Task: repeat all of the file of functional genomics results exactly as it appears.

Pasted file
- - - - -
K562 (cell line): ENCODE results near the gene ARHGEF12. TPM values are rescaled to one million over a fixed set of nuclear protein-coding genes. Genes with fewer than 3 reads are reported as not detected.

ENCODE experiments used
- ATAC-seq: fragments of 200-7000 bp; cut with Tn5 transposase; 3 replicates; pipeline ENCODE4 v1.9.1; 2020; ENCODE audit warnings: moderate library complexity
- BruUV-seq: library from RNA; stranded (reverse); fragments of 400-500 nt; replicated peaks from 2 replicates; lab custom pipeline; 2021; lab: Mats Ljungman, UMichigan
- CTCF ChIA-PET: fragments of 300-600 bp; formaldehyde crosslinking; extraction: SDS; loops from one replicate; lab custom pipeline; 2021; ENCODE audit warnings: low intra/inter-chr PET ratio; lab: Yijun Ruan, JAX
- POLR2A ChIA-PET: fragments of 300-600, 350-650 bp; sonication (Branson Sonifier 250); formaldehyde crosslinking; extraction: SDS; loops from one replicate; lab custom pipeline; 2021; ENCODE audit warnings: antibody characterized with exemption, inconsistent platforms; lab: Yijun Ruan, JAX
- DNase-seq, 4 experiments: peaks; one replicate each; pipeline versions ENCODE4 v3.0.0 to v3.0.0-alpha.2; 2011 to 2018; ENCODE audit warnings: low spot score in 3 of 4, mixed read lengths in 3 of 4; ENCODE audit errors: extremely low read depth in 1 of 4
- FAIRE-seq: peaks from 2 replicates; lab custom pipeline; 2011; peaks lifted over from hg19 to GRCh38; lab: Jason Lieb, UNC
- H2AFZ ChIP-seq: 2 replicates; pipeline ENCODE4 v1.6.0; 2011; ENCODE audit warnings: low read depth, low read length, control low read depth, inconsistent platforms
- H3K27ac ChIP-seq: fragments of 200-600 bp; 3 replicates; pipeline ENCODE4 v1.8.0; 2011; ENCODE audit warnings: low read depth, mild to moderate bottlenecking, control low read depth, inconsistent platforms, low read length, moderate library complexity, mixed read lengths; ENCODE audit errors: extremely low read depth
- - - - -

K562 (cell line): ENCODE results near the gene ARHGEF12. TPM values are rescaled to one million over a fixed set of nuclear protein-coding genes. Genes with fewer than 3 reads are reported as not detected.

ENCODE experiments used
- ATAC-seq: fragments of 200-7000 bp; cut with Tn5 transposase; 3 replicates; pipeline ENCODE4 v1.9.1; 2020; ENCODE audit warnings: moderate library complexity
- BruUV-seq: library from RNA; stranded (reverse); fragments of 400-500 nt; replicated peaks from 2 replicates; lab custom pipeline; 2021; lab: Mats Ljungman, UMichigan
- CTCF ChIA-PET: fragments of 300-600 bp; formaldehyde crosslinking; extraction: SDS; loops from one replicate; lab custom pipeline; 2021; ENCODE audit warnings: low intra/inter-chr PET ratio; lab: Yijun Ruan, JAX
- POLR2A ChIA-PET: fragments of 300-600, 350-650 bp; sonication (Branson Sonifier 250); formaldehyde crosslinking; extraction: SDS; loops from one replicate; lab custom pipeline; 2021; ENCODE audit warnings: antibody characterized with exemption, inconsistent platforms; lab: Yijun Ruan, JAX
- DNase-seq, 4 experiments: peaks; one replicate each; pipeline versions ENCODE4 v3.0.0 to v3.0.0-alpha.2; 2011 to 2018; ENCODE audit warnings: low spot score in 3 of 4, mixed read lengths in 3 of 4; ENCODE audit errors: extremely low read depth in 1 of 4
- FAIRE-seq: peaks from 2 replicates; lab custom pipeline; 2011; peaks lifted over from hg19 to GRCh38; lab: Jason Lieb, UNC
- H2AFZ ChIP-seq: 2 replicates; pipeline ENCODE4 v1.6.0; 2011; ENCODE audit warnings: low read depth, low read length, control low read depth, inconsistent platforms
- H3K27ac ChIP-seq: fragments of 200-600 bp; 3 replicates; pipeline ENCODE4 v1.8.0; 2011; ENCODE audit warnings: low read depth, mild to moderate bottlenecking, control low read depth, inconsistent platforms, low read length, moderate library complexity, mixed read lengths; ENCODE audit errors: extremely low read depth